Sign in with Microsoft


IGEA’s take on virtual reality is a little more cautious, however, but is still fairly optimistic, telling GadgetGuy that “at this early stage, with little visibility into the marketing and sales plans around Sony VR, Oculus and HTC Vive, it’s difficult to predict the impact that VR will have in general”.

“However, we see that VR will widen the opportunity for engaging with video games and expect a positive influence on the growth of the sector,” said Curry.


Outside of the growth area that is virtual reality, one area that should have your attention is something for your children, and that is games development.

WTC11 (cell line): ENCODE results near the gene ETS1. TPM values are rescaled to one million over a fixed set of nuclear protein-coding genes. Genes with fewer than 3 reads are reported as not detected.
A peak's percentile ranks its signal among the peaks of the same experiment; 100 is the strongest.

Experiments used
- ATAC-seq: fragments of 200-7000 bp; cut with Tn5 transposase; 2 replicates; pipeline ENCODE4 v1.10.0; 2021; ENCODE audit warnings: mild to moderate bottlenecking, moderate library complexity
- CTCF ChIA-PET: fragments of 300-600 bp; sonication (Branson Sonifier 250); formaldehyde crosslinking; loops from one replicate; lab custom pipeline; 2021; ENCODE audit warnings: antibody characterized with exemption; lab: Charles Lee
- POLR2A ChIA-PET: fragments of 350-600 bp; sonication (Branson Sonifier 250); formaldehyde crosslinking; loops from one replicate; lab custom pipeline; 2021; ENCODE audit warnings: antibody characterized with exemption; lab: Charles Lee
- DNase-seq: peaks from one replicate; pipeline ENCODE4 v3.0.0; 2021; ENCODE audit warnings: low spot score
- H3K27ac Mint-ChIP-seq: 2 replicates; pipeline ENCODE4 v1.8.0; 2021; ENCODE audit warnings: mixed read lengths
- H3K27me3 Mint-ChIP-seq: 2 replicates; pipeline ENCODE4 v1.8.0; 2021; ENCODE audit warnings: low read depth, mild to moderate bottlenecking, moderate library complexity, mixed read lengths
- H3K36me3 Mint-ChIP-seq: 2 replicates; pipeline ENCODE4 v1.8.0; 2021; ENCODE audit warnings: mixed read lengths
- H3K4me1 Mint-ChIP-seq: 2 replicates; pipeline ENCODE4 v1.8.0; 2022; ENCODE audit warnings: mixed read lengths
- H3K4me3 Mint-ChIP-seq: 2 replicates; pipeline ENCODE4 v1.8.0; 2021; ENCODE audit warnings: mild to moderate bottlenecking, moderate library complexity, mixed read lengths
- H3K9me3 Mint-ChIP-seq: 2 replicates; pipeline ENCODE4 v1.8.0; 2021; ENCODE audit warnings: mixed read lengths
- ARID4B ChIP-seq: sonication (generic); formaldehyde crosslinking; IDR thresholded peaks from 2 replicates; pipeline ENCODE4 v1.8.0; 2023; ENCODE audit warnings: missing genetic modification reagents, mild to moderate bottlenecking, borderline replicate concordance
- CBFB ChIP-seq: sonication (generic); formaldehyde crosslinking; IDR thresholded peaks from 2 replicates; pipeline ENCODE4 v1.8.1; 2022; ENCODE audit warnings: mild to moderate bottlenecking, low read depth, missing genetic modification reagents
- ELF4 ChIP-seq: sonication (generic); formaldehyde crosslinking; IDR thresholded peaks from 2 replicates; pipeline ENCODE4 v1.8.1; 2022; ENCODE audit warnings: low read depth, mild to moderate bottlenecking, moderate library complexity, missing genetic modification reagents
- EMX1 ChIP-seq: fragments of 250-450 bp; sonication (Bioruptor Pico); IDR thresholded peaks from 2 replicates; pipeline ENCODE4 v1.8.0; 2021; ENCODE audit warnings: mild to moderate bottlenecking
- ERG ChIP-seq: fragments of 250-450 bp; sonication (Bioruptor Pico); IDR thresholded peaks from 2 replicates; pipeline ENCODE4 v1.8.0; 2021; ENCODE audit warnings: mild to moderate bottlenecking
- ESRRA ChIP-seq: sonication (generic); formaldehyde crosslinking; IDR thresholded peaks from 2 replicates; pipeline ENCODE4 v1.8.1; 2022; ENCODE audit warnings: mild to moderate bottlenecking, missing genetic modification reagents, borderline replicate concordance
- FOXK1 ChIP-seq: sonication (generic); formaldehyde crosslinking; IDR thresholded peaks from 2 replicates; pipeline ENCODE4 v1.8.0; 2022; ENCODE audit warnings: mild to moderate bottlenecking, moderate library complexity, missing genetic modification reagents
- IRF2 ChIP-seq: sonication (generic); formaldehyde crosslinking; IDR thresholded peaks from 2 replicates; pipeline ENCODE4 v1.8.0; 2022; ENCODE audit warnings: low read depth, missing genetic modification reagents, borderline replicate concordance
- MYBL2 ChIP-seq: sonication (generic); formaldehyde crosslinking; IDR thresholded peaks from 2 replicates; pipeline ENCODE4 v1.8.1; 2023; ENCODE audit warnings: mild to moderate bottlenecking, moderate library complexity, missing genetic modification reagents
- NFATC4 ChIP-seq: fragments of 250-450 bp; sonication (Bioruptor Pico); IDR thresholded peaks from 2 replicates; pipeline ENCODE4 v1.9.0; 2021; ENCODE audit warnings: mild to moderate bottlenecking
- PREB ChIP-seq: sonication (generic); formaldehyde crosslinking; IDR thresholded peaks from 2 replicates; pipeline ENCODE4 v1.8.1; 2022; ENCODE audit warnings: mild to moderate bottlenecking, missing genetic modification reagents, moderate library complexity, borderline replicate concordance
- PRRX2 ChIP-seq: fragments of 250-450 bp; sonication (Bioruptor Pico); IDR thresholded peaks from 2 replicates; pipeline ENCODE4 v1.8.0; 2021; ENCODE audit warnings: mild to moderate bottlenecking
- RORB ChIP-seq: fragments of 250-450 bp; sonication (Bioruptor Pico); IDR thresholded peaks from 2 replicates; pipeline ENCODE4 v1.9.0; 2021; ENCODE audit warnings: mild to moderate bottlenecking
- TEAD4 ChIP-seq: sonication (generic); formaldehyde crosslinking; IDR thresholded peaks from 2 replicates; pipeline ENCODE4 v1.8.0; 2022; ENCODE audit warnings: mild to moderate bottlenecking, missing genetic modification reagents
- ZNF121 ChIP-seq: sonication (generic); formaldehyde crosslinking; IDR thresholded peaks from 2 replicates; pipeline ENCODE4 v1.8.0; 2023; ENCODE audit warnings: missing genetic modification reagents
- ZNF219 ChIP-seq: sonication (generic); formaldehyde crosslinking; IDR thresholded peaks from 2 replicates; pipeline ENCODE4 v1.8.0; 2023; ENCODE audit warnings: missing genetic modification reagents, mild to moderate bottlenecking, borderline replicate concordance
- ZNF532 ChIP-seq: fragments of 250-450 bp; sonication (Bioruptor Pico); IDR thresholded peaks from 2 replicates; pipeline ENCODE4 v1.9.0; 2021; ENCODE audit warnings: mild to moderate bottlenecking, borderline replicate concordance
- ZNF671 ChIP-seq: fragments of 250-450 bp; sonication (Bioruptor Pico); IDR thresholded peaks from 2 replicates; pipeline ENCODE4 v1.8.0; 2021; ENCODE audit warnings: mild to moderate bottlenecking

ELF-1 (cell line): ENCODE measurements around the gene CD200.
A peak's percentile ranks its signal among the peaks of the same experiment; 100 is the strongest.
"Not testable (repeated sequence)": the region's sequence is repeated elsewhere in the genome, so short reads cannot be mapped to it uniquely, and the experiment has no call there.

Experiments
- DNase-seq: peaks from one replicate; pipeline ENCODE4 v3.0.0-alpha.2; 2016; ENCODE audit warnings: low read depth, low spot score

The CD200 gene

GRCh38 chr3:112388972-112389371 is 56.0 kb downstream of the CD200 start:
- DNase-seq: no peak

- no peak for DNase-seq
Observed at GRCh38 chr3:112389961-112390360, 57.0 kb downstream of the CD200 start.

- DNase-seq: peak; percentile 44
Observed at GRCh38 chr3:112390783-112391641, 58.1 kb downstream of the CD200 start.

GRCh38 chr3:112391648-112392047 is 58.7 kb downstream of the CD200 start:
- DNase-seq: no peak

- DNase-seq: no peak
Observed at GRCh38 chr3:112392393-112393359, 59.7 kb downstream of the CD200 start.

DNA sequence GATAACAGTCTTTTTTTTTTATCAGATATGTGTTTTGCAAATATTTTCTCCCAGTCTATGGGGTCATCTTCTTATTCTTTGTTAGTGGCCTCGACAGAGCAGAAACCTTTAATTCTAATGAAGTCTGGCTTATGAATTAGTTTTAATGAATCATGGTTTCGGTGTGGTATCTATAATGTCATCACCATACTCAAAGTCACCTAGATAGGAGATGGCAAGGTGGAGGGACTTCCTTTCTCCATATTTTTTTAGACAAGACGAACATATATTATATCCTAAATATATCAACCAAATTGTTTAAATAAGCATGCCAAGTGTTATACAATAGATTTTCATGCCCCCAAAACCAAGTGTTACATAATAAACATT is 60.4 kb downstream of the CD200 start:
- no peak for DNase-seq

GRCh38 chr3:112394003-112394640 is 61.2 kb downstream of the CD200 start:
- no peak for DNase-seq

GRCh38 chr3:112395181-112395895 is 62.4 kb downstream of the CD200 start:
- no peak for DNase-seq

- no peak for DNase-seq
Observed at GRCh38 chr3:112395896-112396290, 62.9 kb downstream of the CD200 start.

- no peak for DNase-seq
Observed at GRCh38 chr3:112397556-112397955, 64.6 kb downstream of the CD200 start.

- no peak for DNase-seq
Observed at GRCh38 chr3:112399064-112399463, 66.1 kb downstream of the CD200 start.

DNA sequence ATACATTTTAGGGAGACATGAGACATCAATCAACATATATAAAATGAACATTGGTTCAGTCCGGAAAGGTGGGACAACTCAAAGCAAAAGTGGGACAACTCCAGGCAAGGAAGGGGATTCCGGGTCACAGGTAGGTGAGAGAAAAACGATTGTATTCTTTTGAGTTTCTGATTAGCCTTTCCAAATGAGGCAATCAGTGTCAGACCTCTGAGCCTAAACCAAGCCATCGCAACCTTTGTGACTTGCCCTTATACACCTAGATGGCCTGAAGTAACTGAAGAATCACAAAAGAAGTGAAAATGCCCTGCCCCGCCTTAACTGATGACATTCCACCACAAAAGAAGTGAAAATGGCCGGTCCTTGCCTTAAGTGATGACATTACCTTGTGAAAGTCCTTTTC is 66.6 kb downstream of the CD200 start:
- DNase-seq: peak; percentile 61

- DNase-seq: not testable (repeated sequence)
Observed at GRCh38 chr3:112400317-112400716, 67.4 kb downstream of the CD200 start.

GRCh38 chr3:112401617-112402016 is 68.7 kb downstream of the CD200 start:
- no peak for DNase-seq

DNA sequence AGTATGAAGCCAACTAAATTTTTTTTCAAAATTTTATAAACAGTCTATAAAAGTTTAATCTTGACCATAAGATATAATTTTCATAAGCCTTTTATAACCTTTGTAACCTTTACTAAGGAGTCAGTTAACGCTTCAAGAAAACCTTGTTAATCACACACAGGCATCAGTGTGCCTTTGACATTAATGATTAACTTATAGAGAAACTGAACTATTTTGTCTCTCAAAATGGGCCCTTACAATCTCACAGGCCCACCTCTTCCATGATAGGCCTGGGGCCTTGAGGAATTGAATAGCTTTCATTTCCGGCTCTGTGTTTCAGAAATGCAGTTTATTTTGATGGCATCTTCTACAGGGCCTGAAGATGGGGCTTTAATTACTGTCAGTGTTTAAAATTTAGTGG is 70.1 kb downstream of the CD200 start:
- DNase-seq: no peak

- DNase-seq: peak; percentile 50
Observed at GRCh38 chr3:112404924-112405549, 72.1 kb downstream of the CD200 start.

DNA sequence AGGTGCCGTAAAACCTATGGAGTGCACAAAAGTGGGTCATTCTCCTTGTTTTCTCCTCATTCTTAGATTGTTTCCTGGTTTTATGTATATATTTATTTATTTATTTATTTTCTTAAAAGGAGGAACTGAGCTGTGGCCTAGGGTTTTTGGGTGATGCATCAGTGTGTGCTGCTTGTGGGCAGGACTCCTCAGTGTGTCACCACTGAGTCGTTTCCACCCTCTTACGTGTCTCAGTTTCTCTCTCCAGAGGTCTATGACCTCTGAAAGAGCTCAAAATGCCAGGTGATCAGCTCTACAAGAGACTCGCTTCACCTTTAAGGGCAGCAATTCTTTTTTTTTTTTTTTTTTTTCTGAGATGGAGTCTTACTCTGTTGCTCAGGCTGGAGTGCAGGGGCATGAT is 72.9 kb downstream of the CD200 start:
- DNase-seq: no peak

While Australia isn’t known for producing a lot of titles, now that development and coding can be seen in more schools, it isn’t unusual to see kids interested in getting in this area, potentially becoming the next Sid Meier (Civilisation), Will Wright (The Sims), Ken Levine (Bioshock), or Cliff Bleszinski (Gears of War).

“Around 9% of kids in our latest research have indicated that they are studying or plan to study games subjects, while 27% say they have already tried making games using software,” said IGEA’s Curry, who also said that if kids want to get into these areas, “the first point of entry is while they’re still at school”.

“Participating in activities like the STEM Challenge or joining a Coding Club will be a great introduction into games development,” he said. “There are also numerous universities and colleges that have specific games development and related courses, each of which have open days and lots of information on their websites.”